Commodities outflows in May tell the tale of a global economy on the brink.
Commodities ETFs bled more than $1.6 billion in assets in May, as investors expressed their views that a decelerating global economy doesn’t bode well for aggregate demand moving forward.
Futures-based strategies were particularly vulnerable to the investor exodus from an asset class they see as a big loser if the global economy doesn’t stabilize soon. That’s because, unlike equities-linked commodities ETFs, future-based strategies offer more direct exposure to the prices of commodities themselves.
Funds like the $5.5 billion PowerShares DB Commodities Index Tracking Fund (NYSEArca: DBC), a broad take on the commodities space, lost some $170 million in assets in May, or nearly 3 percent of its end-of-month assets, according to data compiled by IndexUniverse.
Meanwhile, the United States Commodity Index Fund (NYSEArca: USCI) bled $5.8 million, worth 1.5 percent of its $387.7 million assets as of May 31.
A global economy where growth is in peril will hurt demand for raw materials and goods. Europe’s ongoing efforts to resolve the indebtedness of Greece, Spain and Italy, as well as growing concerns about growth in the U.S. and China’s slowing demand, have all tainted the outlook for consumption of everything from oil to steel.
Regarding crude oil, nearby crude futures on the New York Mercantile Exchange have dropped well below the $90/barrel level, giving up more than 12 percent in value since the beginning of the year. Natural gas prices are also under siege.
The PowerShares DB Oil Fund (NYSEArca: DBO), using a strategy that owns different oil contracts along the NYMEX futures curve, suffered outflows of $111.6 million—or more than a fifth of its $513.9 million in assets at the end of May.
Commodities-Focused Firms Bore The Brunt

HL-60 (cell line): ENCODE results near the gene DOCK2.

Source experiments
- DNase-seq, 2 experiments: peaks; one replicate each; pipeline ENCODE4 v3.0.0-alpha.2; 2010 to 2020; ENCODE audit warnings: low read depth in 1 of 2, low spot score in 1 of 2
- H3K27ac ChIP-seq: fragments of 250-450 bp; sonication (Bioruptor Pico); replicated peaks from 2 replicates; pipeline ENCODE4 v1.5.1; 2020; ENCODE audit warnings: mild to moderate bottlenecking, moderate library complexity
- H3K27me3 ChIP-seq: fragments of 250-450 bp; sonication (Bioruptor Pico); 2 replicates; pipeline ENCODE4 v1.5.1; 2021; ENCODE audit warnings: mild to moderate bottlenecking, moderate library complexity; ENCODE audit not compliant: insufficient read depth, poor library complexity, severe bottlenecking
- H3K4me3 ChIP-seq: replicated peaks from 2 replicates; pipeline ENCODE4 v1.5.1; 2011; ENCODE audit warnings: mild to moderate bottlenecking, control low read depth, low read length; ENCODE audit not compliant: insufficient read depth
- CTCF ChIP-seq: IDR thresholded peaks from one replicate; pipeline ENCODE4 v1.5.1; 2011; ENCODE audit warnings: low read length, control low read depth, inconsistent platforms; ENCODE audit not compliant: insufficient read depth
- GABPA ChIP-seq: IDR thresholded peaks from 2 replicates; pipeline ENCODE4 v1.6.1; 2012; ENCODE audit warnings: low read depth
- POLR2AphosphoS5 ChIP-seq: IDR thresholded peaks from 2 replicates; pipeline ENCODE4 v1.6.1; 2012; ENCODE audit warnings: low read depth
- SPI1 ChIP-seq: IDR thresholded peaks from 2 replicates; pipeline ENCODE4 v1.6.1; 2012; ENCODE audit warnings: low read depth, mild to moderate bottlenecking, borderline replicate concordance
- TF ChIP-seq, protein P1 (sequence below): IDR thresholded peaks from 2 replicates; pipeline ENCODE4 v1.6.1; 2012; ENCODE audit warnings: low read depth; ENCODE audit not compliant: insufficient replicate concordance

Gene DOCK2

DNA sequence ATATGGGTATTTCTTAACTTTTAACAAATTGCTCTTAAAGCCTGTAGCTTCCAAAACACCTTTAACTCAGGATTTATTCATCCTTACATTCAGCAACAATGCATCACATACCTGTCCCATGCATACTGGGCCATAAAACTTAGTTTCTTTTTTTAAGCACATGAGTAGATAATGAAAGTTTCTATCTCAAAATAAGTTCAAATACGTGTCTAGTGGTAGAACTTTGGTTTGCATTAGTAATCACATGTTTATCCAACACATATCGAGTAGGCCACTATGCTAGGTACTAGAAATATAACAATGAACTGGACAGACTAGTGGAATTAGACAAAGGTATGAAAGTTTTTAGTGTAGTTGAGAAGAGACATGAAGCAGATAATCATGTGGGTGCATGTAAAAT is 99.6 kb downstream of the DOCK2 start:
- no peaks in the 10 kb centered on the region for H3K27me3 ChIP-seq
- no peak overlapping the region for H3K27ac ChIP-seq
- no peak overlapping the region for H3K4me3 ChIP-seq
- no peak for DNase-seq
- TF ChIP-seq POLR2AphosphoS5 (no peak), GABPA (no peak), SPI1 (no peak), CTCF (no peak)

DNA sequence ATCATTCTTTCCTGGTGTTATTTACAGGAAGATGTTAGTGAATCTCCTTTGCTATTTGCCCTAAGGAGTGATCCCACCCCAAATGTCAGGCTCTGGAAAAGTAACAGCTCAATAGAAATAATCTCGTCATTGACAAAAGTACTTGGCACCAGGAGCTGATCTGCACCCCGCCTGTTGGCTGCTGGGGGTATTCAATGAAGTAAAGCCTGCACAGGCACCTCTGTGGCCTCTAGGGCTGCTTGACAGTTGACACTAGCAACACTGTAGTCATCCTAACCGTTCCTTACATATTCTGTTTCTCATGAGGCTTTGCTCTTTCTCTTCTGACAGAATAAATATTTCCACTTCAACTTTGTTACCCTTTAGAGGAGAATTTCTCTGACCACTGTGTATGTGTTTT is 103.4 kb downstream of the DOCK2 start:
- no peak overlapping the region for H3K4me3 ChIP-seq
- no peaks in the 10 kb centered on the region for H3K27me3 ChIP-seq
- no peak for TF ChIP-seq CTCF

ETF providers that focus their products primarily on this asset class saw the exodus firsthand.
VelocityShares, the exchange-traded note firm known for volatility products that rolled out a roster of commodities-linked strategies in February, including bull-and-bear pairs that tap into energy and metals, saw its assets shrink by nearly 20 percent.
That earned VelocityShares the distinction of being the provider with the biggest asset outflow in May in percentage terms.
Likewise, Teucrium Trading, the Santa Fe, N.M.-based fund provider behind futures-based commodities ETFs such as the Teucrium Agricultural Fund (NYSEArca: TAGS) and corn-, wheat- and sugar-focused ETFs, gave up more than 16 percent of its total assets under management in May.
Generally, equities-linked commodities ETFs fared a little better. One fund in particular broke away from the herd and managed to gather new assets rather than lose ground.
That was the FlexShares Morningstar Global Upstream Natural Resources Index Fund (NYSEArca: GUNR), which attracted $49 million in May even while the fund fell nearly 10 percent as it got caught up in a market that overall fell more than 6 percent in May.
GUNR serves up exposure to global companies involved with production and distribution of natural resources from agricultural goods to energy to metals, timber and water.
FlexShares, Northern Trust’s ETF unit, saw its total assets grow 12.6 percent in May to $854.9 million.
Unlike GUNR, other funds such as the Market Vectors Agribusiness ETF (NYSEArca: MOO) and the Market Vectors-RVE Hard Assets Producers ETF (NYSEArca: HAP) saw outflows of $36.8 million and $11.9 million, respectively, in the last month.